The area that is now the Town of Concrete was originally two settlements located at the convergence of the Baker and Skagit Rivers in the northern Cascade Mountains. The settlement on the west side of the Baker River was originally known as Minnehaha. The east side of the river was known as Baker. The initial settlers to the area relied upon the timber from the mountains to build their homes and run their mills. The settlers soon discovered that the mountains yielded more important products, limestone and clay. The settlers of Minnehaha changed the name of the town to Cement City when the Washington Portland Cement Plant began construction in 1905. The production of cement was so profitable that a second company, the Superior Portland Cement Company opened for business in 1908. The influence of these companies was so great that when the two towns were incorporated into a single town in 1909, they named the town after their most important business, Concrete.
Our neighboring upriver communities include Lyman, Hamilton, Birdsview, Rockport, Marblemount, and Newhalem. Many people also make their homes in rural areas along both sides of the Skagit and Sauk Rivers. Highway 20, our main arterial, goes over the North Cascades passes (yep, there are two: Rainy Pass and Washington Pass). The spectacular scenery of these high passes brings many tourists in the summer. In the winter, the Upper Skagit Bald Eagle Festival brings people out to enjoy the hundreds of eagles that compete with our fishers for spawning salmon.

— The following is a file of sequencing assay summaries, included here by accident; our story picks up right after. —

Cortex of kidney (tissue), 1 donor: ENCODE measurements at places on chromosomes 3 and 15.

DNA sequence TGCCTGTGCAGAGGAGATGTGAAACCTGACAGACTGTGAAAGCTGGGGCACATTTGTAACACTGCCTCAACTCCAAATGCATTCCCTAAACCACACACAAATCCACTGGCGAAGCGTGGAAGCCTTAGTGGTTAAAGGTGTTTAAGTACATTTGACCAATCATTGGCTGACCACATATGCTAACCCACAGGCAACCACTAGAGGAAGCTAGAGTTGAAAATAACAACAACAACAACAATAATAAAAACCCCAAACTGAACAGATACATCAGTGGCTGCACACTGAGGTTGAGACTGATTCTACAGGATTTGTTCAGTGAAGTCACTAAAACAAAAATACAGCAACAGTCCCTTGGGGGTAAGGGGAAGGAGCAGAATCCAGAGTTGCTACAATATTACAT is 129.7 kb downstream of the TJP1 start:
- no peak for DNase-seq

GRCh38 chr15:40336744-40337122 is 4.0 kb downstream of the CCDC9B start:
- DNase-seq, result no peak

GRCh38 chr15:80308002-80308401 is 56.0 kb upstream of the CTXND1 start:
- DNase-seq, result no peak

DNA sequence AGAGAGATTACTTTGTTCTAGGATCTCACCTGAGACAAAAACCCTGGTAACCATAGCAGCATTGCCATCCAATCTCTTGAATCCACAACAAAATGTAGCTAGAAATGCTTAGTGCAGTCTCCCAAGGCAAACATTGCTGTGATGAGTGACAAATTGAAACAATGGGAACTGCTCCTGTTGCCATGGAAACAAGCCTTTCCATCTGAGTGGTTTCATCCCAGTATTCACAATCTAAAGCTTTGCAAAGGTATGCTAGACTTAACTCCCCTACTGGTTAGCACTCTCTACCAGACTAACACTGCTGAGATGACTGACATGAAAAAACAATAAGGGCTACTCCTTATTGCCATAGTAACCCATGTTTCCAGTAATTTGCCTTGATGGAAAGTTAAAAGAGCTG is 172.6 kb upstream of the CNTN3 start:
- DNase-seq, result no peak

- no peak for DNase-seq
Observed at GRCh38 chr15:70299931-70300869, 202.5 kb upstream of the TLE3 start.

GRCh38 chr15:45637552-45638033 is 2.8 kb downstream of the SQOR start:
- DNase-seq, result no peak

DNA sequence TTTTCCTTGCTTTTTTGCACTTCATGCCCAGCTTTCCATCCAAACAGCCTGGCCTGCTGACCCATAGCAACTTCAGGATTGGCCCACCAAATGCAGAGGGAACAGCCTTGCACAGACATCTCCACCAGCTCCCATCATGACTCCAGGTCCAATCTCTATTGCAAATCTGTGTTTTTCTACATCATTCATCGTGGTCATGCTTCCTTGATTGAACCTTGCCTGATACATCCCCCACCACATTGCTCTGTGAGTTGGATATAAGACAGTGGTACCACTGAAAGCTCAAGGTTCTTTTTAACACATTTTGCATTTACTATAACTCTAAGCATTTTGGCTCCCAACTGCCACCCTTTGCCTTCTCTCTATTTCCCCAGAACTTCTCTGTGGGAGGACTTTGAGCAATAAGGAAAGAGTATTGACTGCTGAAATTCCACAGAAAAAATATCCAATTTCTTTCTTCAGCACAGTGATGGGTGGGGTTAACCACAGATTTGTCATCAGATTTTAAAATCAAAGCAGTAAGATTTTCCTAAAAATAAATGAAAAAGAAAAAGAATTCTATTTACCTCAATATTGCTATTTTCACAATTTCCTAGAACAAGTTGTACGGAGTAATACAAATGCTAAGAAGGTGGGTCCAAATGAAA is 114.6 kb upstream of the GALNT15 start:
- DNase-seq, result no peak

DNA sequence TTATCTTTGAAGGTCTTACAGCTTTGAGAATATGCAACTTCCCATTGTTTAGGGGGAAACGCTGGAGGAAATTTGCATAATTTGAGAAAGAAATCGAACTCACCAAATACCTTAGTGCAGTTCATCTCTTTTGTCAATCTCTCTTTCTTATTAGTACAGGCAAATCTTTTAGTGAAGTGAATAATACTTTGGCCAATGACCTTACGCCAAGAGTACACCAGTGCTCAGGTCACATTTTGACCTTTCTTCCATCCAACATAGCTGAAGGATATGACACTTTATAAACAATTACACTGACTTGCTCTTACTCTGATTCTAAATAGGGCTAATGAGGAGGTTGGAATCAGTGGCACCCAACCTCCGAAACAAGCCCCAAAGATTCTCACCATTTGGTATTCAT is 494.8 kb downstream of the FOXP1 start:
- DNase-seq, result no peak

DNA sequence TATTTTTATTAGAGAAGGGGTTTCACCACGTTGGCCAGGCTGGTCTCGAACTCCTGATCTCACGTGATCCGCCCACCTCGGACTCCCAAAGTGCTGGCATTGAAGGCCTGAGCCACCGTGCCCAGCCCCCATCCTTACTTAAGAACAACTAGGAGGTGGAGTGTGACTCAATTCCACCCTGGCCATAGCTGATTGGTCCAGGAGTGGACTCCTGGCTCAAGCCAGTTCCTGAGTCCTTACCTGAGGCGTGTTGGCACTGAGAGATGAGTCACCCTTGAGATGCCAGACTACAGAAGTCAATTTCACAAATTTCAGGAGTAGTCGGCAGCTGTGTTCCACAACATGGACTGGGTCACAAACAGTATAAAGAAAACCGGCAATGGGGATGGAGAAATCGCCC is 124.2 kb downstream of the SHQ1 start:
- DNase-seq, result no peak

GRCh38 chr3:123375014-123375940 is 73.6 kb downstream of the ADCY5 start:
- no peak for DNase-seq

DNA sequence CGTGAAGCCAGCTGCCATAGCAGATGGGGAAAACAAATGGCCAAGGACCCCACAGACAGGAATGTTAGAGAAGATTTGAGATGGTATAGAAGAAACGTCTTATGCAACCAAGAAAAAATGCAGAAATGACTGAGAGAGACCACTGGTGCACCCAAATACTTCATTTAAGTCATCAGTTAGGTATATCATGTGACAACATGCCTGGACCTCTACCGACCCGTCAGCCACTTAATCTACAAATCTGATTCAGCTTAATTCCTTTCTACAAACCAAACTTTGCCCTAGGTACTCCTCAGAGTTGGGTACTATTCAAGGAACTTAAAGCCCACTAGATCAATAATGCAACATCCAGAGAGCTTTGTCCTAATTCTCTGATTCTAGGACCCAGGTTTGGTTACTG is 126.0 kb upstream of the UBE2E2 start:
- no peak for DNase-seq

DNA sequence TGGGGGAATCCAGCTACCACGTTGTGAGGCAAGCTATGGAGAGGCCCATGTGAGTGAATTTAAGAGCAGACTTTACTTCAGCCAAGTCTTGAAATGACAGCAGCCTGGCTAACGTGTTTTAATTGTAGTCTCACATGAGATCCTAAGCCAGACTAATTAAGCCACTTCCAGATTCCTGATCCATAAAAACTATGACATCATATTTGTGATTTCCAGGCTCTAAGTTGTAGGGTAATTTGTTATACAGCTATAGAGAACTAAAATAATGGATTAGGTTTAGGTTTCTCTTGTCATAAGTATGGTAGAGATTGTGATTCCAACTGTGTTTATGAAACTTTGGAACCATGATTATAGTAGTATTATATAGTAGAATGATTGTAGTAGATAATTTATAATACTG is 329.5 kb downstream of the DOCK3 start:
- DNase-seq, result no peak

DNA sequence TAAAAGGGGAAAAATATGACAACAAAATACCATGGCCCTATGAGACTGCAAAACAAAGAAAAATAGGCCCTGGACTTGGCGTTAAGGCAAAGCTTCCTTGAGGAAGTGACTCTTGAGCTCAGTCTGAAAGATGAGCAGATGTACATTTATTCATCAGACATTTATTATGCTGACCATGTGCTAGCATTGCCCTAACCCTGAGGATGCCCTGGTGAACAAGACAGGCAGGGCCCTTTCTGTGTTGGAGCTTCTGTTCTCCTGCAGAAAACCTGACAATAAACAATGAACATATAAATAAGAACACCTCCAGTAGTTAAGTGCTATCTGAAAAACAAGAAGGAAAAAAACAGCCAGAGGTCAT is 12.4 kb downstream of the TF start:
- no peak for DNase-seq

The Skagit River hosts all five species of Pacific salmon plus steelhead. It’s the largest river feeding Puget Sound and the third largest river emptying into the Pacific from the continental US. (Some) Skagitonians are working hard to preserve this fabulous resource. Agriculture, which dominates the vistas of the lower valley, also plays a role along the upper Skagit. Here we have smaller farms and ranches producing pastured beef and some organic produce.
The upriver community includes aging hippies, some recent retirees, a few online college students, people getting by on disability, and working age people who eke out a living independently or work for the power companies, the national park, the forest service, the school district, other government agencies, and a few local businesses. Broadband access has improved in recent years, but there are still gaps in service, so if Internet access is important to you, check it out before moving.
Politically, there are some Democrats, some Libertarians, and some serious gun-rights, property-rights, Agenda 21 conspiracy theory types. Some people live here because they love to fish or hike. Others live here because they can grow pot or ignore environmental laws or build things without permits without being noticed. Although there are people living here who have no religious beliefs and people who adhere to non-Christian faiths, they keep their heads down. A ruckus in the spring of 2013 brought anti-Muslim speakers to town to pump up local residents about the dangers of Sharia Law being imposed on everyone. It was a very ugly chapter in our history, and it’s not over yet.
There are some tolerant people who live here, but there are also people who resent outsiders, city people especially. If you’re thinking of moving here, you’ll find people to engage with, and you’ll find others who will be suspicious of you until they die or you move away.